They're memories of hugs, tears, evenings spent together. Memories of a few well chosen words of support.
His father is home in California, his body ravaged by cancer. Earl Woods is the toughest man his son knows, but even the tough old Green Beret isn't going to win this one.
Woods won't discuss the details. Would rather not talk about it publicly at all, if given the preference.
It's a family matter, and family matters most.
'Everyone who has had a family member or lived that long, you're going to deal with it sometime,' Woods said Tuesday. 'Unfortunately, it's our time right now.'
The timing couldn't be worse. Not because Woods is favored to win a fifth Masters, but because of what the annual spring week in Augusta has always meant to both father and his famous son.
This is where Tiger romped to his first major win as a 21-year-old, then tearfully embraced the man who helped make it possible as he walked off the 18th green. Earl Woods wasn't supposed to be here that year, wasn't supposed to be anywhere after barely making it through a difficult heart bypass surgery before the tournament.
He came, though, and gave his son a putting lesson that helped him win by 12 shots in a victory that was historic for far more than just the winning margin.
Earl Woods came last year, too, sharing time with his son and his son's new bride even though he was too ill to make it to the course. Woods won a playoff with Chris DiMarco, then rushed home to share it with his dad.
'Every year that I've been lucky enough to win this tournament, my dad's been there to give me a big hug. And today, he wasn't there,' Woods said then, his voice cracking and his eyes filling with tears. 'I can't wait to get home and see him, and give him a big bear hug.'
Earl Woods got that hug. He'll have to wait a little longer for another.
For the first time since Woods first played here as an amateur, his father won't be in Augusta. He was too ill to travel, so ill that Woods left after a practice round at the Player's Championship last month and flew to California to spend a few hours with him.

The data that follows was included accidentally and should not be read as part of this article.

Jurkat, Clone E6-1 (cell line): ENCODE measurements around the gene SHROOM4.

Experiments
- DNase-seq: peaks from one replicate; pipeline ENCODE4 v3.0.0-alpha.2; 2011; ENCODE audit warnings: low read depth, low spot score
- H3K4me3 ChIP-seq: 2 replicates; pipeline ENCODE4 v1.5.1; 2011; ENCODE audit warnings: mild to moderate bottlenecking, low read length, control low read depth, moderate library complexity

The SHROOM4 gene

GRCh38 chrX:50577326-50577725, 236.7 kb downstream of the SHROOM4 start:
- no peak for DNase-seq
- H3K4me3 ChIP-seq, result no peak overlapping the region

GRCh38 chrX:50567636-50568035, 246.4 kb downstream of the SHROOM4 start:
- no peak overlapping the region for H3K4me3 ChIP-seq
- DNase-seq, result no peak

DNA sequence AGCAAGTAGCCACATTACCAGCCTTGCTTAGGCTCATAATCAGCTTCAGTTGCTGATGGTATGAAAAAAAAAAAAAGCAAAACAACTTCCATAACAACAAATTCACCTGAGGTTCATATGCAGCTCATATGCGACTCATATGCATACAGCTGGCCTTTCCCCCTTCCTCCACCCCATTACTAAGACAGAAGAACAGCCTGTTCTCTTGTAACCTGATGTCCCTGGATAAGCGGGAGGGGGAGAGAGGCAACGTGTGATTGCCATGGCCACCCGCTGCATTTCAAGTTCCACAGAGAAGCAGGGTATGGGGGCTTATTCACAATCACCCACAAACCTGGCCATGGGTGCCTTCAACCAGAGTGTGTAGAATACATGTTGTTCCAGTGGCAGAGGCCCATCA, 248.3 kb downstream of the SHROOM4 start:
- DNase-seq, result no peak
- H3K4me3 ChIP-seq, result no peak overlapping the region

Woods surprised his father that day, who greeted his son by saying 'What the hell are you doing here?'
To Tiger, that was a good sign. It meant his father hadn't given up.
Earl Woods would have wanted his son to stay in Florida and focus on the task at hand. This was the man who taught Tiger concentration, gave him his competitiveness as he raised him from his high chair with a golf club in his hand.
This was the man who devoted his life to making his son the best.
'I knew Tiger was special the day he was born,' Earl Woods said a few years ago.
Earl Woods raised the greatest player in the game. Perhaps more important, he raised a son who loves him deeply.
The bond between father and son was evident in the few glimpses allowed the public. It runs a lot deeper in private, which makes it these times even harder.
'It's always been family first,' Woods said. 'For me, it's awfully tough. It's hard for my mom as well and everyone who knows my father.'
Woods played poorly at the Player's Championship, and sprayed the ball around in a practice round Tuesday. But it's not in his nature to use the distraction of his father's illness as an excuse, and he has won three times this year with the same things weighing on his mind.
He'll tee off Thursday as the favorite to win his fifth Masters in 10 tries as a professional. At this rate, Woods going to fulfill the prophecy of Jack Nicklaus, who predicted at the time of Tiger's first win that Woods would win more green jackets than the 10 that he and Arnold Palmer had combined.
Woods is already the greatest player of his time. In a few more years he'll likely be recognized as the greatest player ever.
But Woods has become more than just the dominant player his father raised him to be. He's a cultural icon, a player who transcends the game and a billionaire in the making.
Woods has a beautiful wife, and a beautiful life. His yacht cost $22 million, and his new Florida home even more.
Everything is done on his terms, from the way he prepares for majors to the way he jealously guards his private life. His recent '60 Minutes' profile revealed nothing, yet was so fawning it looked more like a Nike infomercial than a television feature.
But even Woods can't control everything.
He can't stop the hurt he feels away from the course. He can't stop the cancer that will someday take his father from him.
Earl Woods is only human.
So, it turns out, is his son.
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